But now, finally, the end is at hand. Trump is suffering a series of wounds that, in combination, are likely to be fatal after Joe Biden is sworn in on January 20. Trump is obviously going to surrender his office. Beyond that looming defeat, he is undergoing a cascading sequence of political, financial, and legal setbacks that cumulatively spell utter ruin. Trump is not only losing his job but quite possibly everything else.
One crisis, though the most opaque, concerns Trump’s business. Many of his sources of income are drying up, either owing to the coronavirus pandemic or, more often, his toxic public image. The Washington Post has toted up the setbacks facing the Trump Organization, which include cancellations of partnerships with New York City government, three banks, the PGA Championship, and a real-estate firm that handled many of his leasing agreements. Meanwhile, he faces the closure of many of his hotels. And he is staring down two defamation lawsuits. Oh, and Trump has to repay, over the next four years, more than $300 million in outstanding loans he personally guaranteed.
Trump has reinvented his business model before, and he may discover new income streams, probably by monetizing the loyalty of his fanatical base through some kind of Trump-branded “news” organization, as has been predicted since before the 2016 election. But starting a media property is difficult and hardly a guarantee to make money. (It’s not as if conservative alt-news fans have nowhere else to find an angry white man shouting about antifa, socialism, and Black Lives Matter protesters.)
If this were still 2015, Trump could fall back on his tried-and-true income generators: money laundering and tax fraud. The problem is that his business model relied on chronically lax enforcement of those financial crimes. And now he is under investigation by two different prosecutors in New York State for what appear to be black-letter violations of tax law. At minimum, these probes will make it impossible for him to stay afloat by stealing more money. At maximum, he faces the serious risk of millions of dollars in fines or a criminal prosecution that could send him to prison.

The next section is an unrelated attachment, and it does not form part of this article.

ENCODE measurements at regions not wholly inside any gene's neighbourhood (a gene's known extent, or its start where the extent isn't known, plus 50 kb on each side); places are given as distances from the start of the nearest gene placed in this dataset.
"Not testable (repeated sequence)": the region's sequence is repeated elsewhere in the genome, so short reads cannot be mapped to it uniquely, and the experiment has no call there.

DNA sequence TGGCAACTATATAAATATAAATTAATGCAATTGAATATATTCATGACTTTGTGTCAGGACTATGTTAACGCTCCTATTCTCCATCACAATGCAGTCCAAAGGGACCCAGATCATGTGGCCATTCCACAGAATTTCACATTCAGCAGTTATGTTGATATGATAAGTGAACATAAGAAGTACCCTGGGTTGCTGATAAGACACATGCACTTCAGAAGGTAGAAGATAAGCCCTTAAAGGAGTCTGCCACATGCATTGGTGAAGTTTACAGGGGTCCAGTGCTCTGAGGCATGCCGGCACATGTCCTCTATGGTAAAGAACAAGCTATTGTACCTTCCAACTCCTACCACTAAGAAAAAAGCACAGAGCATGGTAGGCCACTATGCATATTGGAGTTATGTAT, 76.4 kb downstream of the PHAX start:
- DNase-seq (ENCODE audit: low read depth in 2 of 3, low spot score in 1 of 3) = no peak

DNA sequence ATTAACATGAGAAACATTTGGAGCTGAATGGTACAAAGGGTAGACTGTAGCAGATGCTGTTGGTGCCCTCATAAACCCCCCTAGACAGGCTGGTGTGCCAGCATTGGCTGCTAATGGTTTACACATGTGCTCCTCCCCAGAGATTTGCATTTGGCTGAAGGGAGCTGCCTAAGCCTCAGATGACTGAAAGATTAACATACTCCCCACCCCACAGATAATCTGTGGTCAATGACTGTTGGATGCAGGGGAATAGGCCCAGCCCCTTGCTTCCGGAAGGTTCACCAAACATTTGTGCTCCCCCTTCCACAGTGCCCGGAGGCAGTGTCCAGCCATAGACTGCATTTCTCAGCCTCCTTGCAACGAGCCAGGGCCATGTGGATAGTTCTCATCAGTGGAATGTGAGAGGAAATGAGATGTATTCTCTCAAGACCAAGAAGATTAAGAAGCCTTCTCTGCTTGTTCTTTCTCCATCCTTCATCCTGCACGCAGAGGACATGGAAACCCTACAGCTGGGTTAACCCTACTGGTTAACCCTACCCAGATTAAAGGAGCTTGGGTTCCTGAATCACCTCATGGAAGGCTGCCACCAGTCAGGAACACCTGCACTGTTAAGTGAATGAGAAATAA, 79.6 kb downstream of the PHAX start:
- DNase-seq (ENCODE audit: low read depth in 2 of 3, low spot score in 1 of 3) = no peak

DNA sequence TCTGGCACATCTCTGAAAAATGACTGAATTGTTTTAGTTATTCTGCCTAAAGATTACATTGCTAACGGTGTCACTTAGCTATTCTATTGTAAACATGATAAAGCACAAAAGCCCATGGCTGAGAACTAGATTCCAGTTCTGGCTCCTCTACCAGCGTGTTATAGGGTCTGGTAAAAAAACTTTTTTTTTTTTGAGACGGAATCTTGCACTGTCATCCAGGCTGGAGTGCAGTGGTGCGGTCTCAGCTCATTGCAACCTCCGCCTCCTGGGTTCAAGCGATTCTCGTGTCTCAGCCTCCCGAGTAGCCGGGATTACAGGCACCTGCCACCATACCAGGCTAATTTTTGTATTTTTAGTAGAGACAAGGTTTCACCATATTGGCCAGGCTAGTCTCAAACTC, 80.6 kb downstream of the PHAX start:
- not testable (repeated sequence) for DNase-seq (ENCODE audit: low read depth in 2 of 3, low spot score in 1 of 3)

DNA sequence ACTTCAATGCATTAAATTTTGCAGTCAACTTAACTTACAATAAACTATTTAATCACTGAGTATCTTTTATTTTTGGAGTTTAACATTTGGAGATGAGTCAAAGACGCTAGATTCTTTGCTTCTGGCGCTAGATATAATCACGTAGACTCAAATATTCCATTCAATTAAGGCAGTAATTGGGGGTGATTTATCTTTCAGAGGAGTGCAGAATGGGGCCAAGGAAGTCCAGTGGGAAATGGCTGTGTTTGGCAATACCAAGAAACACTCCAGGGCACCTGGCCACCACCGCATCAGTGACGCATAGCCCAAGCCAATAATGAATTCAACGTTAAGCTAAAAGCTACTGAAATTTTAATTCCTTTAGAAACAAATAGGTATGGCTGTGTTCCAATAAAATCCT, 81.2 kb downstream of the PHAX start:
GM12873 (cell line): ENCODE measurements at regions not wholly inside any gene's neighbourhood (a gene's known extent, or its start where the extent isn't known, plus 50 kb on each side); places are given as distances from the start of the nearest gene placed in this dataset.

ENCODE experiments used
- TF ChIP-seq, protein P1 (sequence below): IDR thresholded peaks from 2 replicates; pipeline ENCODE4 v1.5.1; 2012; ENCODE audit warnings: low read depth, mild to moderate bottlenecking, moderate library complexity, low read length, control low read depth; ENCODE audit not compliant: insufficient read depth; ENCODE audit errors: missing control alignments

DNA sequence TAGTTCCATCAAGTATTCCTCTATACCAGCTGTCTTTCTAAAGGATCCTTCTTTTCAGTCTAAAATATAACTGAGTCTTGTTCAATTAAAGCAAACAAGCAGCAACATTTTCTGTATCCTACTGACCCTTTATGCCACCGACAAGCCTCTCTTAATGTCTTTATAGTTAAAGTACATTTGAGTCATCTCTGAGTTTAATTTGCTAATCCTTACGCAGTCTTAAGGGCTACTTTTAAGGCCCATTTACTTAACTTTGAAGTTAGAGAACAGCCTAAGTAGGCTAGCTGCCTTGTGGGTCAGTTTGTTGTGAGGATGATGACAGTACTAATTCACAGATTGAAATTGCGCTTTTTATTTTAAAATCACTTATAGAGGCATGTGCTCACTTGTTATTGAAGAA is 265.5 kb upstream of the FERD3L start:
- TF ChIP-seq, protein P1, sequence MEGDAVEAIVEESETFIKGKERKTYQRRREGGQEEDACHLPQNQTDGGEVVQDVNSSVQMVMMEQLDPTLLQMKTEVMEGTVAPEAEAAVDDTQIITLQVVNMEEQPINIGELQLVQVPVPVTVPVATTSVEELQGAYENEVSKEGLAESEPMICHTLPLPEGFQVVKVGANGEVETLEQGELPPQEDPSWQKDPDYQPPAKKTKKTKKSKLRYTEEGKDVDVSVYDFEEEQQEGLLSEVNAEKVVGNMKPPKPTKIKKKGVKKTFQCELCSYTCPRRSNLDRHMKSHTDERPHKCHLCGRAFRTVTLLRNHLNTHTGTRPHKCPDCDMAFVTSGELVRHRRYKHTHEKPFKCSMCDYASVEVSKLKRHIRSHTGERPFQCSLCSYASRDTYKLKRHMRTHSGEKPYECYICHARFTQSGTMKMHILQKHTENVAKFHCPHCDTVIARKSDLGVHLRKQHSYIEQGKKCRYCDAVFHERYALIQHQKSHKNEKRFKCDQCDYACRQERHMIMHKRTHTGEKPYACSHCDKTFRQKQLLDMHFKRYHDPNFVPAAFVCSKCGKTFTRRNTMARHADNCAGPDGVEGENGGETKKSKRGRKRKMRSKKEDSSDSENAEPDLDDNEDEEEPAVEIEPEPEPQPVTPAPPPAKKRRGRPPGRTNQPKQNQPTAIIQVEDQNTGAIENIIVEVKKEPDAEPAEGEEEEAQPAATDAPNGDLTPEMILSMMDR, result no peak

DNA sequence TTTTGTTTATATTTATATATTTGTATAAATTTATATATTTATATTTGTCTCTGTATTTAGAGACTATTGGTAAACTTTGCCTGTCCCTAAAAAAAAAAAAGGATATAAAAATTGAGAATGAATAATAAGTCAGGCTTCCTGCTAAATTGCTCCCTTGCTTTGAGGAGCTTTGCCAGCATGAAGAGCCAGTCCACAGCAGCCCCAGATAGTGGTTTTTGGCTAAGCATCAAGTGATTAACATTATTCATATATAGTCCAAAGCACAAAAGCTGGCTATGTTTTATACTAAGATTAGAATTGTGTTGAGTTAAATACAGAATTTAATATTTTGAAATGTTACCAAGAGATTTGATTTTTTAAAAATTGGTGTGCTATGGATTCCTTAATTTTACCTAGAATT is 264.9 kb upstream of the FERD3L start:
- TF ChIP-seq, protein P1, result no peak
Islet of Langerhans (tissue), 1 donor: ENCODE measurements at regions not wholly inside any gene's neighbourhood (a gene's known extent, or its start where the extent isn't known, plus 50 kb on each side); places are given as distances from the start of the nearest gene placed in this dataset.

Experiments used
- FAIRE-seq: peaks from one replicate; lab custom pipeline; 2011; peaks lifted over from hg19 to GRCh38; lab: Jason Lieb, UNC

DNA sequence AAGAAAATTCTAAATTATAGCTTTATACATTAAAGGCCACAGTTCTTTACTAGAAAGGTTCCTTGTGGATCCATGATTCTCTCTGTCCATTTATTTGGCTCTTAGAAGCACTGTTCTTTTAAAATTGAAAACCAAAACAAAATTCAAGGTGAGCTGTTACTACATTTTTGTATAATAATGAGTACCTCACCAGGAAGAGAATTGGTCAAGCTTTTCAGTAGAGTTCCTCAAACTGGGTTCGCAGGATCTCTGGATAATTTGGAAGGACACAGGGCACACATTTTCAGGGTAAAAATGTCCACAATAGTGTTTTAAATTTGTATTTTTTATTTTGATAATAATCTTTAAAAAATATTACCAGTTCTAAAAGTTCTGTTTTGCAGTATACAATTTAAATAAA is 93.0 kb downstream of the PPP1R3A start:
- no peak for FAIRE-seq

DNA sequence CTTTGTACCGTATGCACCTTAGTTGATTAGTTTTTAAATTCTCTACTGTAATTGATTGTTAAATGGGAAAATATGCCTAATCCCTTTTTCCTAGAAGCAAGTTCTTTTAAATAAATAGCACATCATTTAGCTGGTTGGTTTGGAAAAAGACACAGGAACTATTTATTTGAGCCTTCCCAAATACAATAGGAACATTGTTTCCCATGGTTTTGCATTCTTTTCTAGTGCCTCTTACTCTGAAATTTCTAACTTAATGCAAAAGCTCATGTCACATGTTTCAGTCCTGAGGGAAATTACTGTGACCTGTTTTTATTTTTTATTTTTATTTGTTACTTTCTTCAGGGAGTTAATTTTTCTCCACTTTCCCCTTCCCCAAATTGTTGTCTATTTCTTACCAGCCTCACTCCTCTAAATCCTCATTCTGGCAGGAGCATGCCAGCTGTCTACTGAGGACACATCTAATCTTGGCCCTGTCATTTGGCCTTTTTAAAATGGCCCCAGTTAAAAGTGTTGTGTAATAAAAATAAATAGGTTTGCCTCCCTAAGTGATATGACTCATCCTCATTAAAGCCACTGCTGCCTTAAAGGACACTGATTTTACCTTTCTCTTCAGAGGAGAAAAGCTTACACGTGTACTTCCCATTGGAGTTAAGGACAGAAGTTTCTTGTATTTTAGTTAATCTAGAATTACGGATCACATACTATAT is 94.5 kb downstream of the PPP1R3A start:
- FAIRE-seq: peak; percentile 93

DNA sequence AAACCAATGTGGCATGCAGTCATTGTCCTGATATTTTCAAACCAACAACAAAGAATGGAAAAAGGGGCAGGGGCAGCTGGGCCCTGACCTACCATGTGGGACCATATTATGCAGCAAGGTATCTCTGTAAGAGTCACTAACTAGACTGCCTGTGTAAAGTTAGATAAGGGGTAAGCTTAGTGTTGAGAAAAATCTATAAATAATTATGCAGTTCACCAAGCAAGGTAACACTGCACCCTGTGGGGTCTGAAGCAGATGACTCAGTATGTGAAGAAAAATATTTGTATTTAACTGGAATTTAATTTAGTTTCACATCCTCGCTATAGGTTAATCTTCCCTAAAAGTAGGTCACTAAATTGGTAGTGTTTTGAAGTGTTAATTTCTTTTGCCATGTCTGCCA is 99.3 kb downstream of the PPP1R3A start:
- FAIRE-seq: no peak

Trump reportedly plans to pardon himself along with a very broad swath of his hangers-on. But a pardon hardly solves his problems. For one thing, a federal pardon is useless against state-level crimes. For another, the self-pardon is a theoretical maneuver that’s never been tested, and it’s not clear whether the courts will agree it is even possible to do so.
And what’s more, a pardon might constitute an admission of guilt, which could open up Trump to more private lawsuits. Remember how O. J. Simpson was ordered to pay $34 million to the families of Nicole Brown Simpson and Ronald Goldman, even after he beat the murder rap? The families of victims of the January 6 riot might well sue Trump for his role in inciting the violence. Trump might try pardoning himself to make sure he can’t be charged with criminal incitement, but admitting the crime makes it even easier to bring a civil suit against him.
The easiest way out of the self-pardon dilemma would be for Trump to make a deal with Mike Pence, under which he would resign before leaving office and Pence would grant him a pardon. Unfortunately for Trump, Pence is still sore about the whole “whipping up a paramilitary mob to lynch him” episode. ABC reported recently that Trump does not want to resign, in part because he doesn’t trust his vice-president to pardon him.
It might be easy to overlook the significance of Mitch McConnell letting it be known that he wishes to be rid of Trump. McConnell probably won’t push for Trump’s conviction in a second impeachment trial, but he does wish to disqualify Trump from holding office and clear away the threat of a third straight presidential election with Trump at the top of the ticket. A prison sentence would solve that problem nicely.
McConnell obviously can’t dictate decisions by prosecutors or courts. But courts do follow the lead of political elites. And if McConnell sees Trump as a liability for the party and the conservative movement, the ideologue judges he helped install just might see it the same way. Trump will be staving off lawsuits, state prosecutions, and possibly federal prosecutions. He needs help from the courts, and the reserves of latent deference and sympathy he might have counted on to save him will be exhausted.
At noon on January 20, Trump will be in desperate shape. His business is floundering, his partners are fleeing, his loans are delinquent, prosecutors will be coming after him, and the legal impunity he enjoyed through his office will be gone. He will be walking naked into a cold and friendless world. What appeared to be a brilliant strategy for escaping consequences was merely a tactic for putting them off. The bill is coming due.
The presidency of Donald Trump has left such a wretched stench in Europe that it's hard to see how, even in four years, Joe Biden could possibly get America's most important alliance back on track.
This week, Secretary of State Mike Pompeo canceled a final trip to meet with European and NATO leaders. . . . Throughout Trump's term, Europeans have been walking a tightrope, trying to balance outright condemnation of the President's most destructive behavior with not alienating the leader of the Western world.